US-based pharmaceutical company Bristol-Myers Squibb has secured Japan’s Ministry of Health, Labor and Welfare (MHLW) approval for Opdivo (nivolumab) to treat unresectable advanced or recurrent esophageal cancer, progressed after chemotherapy.

Opdivo is a programmed death-1 (PD-1) immune checkpoint inhibitor, designed to help the body’s own immune system to restore anti-tumour immune response and fight against cancer.

The drug was previously approved by the FDA for various indications, including metastatic melanoma, metastatic non-small cell lung cancer (NSCLC), small cell lung cancer (SCLC), renal cell carcinoma (RCC), urothelial carcinoma, hepatocellular carcinoma (HCC), and microsatellite instability-high (MSI-H).

Bristol-Myers Squibb oncology development head Fouad Namouni said: “Alongside our partner, Ono Pharmaceutical, we are proud to offer Opdivo as an alternative to chemotherapy for patients in Japan with esophageal cancer, regardless of their PD-L1 status.

“This first-ever approval of Opdivo in esophageal cancer exemplifies our commitment to advancing treatment options with the potential to extend survival for patients with difficult-to-treat gastrointestinal cancers.”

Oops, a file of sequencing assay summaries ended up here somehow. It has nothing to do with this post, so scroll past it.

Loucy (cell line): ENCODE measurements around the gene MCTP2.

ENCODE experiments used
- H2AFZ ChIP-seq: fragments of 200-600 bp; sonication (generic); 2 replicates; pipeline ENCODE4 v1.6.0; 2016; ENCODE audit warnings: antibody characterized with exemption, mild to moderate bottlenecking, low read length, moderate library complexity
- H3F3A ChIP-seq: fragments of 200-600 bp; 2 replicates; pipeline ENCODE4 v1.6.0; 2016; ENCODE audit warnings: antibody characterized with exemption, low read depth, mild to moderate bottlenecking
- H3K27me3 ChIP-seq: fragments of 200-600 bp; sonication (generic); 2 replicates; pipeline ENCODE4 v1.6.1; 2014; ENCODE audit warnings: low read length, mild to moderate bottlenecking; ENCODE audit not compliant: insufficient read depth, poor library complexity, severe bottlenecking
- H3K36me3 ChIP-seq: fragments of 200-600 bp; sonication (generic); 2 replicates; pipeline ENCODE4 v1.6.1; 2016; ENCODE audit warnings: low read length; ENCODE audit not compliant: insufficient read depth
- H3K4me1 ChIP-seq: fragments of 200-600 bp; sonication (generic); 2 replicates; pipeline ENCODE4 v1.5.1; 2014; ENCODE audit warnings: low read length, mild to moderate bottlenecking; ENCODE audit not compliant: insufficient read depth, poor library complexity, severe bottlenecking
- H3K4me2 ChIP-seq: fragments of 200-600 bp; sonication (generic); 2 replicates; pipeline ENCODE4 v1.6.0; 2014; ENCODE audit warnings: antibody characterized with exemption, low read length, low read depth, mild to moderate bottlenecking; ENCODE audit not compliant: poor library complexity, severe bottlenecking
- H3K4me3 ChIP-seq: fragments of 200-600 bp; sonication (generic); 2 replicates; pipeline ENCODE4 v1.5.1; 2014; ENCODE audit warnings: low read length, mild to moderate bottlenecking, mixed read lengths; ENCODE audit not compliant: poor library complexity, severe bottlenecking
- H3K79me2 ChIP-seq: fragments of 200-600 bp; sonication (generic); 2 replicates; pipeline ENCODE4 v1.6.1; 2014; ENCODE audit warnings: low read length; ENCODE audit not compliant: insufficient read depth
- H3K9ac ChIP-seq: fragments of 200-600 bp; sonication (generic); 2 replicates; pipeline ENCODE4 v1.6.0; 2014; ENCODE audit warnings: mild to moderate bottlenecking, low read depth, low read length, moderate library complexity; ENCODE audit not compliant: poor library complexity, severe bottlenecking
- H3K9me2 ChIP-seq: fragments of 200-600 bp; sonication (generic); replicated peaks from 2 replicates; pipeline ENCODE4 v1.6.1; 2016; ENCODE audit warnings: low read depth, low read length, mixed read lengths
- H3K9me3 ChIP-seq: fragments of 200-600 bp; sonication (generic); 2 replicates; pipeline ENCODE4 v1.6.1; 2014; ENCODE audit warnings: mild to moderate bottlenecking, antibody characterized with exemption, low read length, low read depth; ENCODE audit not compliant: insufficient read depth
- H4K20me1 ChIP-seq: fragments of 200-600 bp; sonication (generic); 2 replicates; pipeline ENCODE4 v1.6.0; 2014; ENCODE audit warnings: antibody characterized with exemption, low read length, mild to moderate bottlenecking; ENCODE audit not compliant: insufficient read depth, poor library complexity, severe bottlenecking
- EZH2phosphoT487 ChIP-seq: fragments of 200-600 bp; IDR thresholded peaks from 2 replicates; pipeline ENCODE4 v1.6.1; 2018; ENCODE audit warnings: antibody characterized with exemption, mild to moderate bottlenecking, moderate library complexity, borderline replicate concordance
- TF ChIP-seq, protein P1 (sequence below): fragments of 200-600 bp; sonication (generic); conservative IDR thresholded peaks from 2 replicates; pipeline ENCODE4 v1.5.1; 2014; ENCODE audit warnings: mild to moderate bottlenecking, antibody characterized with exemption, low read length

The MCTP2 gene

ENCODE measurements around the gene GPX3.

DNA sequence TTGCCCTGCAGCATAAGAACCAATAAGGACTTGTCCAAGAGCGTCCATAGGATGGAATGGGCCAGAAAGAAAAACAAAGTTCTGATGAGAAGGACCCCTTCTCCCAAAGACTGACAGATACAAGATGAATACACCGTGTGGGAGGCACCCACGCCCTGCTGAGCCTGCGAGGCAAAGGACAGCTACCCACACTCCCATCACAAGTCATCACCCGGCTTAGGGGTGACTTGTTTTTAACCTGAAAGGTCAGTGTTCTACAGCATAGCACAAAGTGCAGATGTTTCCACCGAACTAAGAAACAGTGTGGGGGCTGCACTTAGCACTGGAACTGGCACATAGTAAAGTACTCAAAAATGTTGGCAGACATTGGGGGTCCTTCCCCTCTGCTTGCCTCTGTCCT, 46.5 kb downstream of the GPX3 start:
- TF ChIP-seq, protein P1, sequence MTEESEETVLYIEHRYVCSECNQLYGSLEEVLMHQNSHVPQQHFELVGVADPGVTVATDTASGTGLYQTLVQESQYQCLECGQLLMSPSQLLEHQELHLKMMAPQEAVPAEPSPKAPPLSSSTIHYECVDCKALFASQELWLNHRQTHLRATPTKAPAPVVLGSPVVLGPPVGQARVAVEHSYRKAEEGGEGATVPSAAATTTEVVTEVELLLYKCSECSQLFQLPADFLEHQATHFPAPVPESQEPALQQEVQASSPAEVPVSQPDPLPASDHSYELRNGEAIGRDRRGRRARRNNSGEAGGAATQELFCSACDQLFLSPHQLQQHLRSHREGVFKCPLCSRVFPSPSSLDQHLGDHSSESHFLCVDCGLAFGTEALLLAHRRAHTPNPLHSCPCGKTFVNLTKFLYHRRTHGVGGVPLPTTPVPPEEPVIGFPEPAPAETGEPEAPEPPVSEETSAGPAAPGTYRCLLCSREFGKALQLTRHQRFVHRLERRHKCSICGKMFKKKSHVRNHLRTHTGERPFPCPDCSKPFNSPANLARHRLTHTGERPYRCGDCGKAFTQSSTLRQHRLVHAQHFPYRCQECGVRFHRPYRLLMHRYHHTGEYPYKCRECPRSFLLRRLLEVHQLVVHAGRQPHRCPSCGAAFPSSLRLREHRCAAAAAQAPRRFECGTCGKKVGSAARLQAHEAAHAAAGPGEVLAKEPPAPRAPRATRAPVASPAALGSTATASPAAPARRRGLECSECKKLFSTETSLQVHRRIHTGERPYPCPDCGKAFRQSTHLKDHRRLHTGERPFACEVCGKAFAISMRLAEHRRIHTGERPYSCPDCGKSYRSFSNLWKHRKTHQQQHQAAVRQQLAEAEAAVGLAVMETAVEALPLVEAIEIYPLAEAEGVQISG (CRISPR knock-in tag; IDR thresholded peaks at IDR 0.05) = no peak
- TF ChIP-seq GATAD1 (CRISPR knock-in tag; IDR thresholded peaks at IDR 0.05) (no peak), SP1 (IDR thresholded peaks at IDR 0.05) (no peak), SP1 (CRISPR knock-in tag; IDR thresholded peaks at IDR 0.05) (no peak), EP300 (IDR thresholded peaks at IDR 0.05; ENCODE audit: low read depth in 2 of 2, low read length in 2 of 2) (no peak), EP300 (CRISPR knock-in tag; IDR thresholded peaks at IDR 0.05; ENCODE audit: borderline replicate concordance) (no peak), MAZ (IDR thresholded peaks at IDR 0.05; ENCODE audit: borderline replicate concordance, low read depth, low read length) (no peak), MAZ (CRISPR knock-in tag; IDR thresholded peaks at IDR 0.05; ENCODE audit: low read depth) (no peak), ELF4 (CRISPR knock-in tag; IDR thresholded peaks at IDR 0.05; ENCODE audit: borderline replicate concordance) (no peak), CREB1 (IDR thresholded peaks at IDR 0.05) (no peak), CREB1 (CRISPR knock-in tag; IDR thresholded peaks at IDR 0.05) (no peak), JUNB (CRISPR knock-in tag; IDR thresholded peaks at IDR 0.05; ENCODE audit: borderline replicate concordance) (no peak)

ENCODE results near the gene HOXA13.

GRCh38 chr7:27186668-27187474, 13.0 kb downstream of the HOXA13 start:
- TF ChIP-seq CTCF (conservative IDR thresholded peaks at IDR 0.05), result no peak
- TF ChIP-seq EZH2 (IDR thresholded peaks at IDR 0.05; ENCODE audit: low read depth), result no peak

Opdivo is used as a treatment option for multiple cancers

According to the US-based company, oesophageal cancer ranks seventh among the most common cancer and is the sixth most common cause of cancer deaths across the world. The two most common types of esophageal cancer include adenocarcinoma and squamous cell carcinoma.

In addition, squamous cell carcinoma is said to account for approximately 90% of all esophageal cancer cases diagnosed in Japan, and most of the cases are diagnosed in the advanced stages.

Bristol-Myers Squibb said that the Phase 3 ATTRACTION-3 clinical trial, which evaluated Opdivo compared to chemotherapy comprising docetaxel or paclitaxel, has supported the Japanese regulatory approval for the drug.

The study has met the primary endpoint of overall survival (OS), reducing 23% risk of death and a 2.5-month improvement in median OS compared to chemotherapy, and the safety profile of Opdivo was consistent with previously reported studies in solid tumours.